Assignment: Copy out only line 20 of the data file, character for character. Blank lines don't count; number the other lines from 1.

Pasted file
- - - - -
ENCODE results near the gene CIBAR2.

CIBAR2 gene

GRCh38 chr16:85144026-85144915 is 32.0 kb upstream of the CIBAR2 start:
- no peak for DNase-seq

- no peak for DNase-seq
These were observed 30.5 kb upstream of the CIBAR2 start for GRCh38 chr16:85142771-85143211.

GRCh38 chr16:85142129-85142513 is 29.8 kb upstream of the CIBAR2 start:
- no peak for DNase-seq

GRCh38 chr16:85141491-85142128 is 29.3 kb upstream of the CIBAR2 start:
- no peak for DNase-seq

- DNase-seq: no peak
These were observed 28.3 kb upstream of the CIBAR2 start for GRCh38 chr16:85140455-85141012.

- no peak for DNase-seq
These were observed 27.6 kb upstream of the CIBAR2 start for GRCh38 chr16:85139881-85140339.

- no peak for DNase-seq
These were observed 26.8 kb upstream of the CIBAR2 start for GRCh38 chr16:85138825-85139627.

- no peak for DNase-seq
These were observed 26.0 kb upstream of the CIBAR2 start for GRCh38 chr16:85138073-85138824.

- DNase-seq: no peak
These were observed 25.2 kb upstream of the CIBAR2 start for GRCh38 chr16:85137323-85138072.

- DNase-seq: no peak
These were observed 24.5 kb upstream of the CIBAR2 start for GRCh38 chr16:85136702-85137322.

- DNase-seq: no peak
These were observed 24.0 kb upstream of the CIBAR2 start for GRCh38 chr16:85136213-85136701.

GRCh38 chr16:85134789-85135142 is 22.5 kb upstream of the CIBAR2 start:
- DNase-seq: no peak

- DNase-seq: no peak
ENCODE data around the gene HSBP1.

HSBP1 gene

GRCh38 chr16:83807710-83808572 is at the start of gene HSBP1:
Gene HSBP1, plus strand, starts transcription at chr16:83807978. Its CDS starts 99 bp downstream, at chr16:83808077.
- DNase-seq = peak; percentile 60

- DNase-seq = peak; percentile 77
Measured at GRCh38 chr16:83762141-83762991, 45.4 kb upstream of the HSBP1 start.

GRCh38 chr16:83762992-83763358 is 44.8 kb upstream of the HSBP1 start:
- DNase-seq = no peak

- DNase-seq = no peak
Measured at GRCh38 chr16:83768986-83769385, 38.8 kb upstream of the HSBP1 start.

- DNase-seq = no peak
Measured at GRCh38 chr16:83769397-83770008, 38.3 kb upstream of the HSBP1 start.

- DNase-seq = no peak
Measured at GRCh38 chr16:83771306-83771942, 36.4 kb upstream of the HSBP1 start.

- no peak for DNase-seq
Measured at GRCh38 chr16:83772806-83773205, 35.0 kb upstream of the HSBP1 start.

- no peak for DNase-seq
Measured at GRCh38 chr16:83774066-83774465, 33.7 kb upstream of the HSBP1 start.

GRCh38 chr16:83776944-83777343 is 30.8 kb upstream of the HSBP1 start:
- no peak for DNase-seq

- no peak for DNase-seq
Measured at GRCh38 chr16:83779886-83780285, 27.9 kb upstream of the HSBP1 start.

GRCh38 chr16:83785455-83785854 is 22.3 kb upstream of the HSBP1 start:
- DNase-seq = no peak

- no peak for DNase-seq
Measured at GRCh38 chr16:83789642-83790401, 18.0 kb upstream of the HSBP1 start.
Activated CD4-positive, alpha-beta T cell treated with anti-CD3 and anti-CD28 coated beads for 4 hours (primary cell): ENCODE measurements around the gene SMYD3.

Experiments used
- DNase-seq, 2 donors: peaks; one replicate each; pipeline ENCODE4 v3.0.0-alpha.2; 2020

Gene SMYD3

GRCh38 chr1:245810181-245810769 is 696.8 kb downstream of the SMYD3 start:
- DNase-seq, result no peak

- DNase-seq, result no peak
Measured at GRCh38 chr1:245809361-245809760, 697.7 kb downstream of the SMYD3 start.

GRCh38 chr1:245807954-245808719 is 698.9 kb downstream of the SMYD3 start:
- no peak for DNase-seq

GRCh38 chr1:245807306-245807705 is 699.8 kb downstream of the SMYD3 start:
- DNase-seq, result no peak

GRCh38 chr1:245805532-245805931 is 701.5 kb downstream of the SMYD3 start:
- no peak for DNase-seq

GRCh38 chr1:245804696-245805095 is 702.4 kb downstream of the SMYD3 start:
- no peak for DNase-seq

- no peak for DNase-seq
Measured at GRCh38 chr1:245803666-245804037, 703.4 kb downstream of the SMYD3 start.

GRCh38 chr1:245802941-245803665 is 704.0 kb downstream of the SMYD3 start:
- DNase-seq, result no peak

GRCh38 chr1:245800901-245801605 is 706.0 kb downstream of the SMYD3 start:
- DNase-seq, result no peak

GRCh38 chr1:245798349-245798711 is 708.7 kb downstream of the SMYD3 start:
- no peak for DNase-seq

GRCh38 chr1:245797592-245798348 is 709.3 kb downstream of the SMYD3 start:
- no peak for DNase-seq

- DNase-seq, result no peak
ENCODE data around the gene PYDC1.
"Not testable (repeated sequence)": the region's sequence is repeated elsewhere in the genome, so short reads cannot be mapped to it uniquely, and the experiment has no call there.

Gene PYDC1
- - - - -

These were observed 25.2 kb upstream of the CIBAR2 start for GRCh38 chr16:85137323-85138072.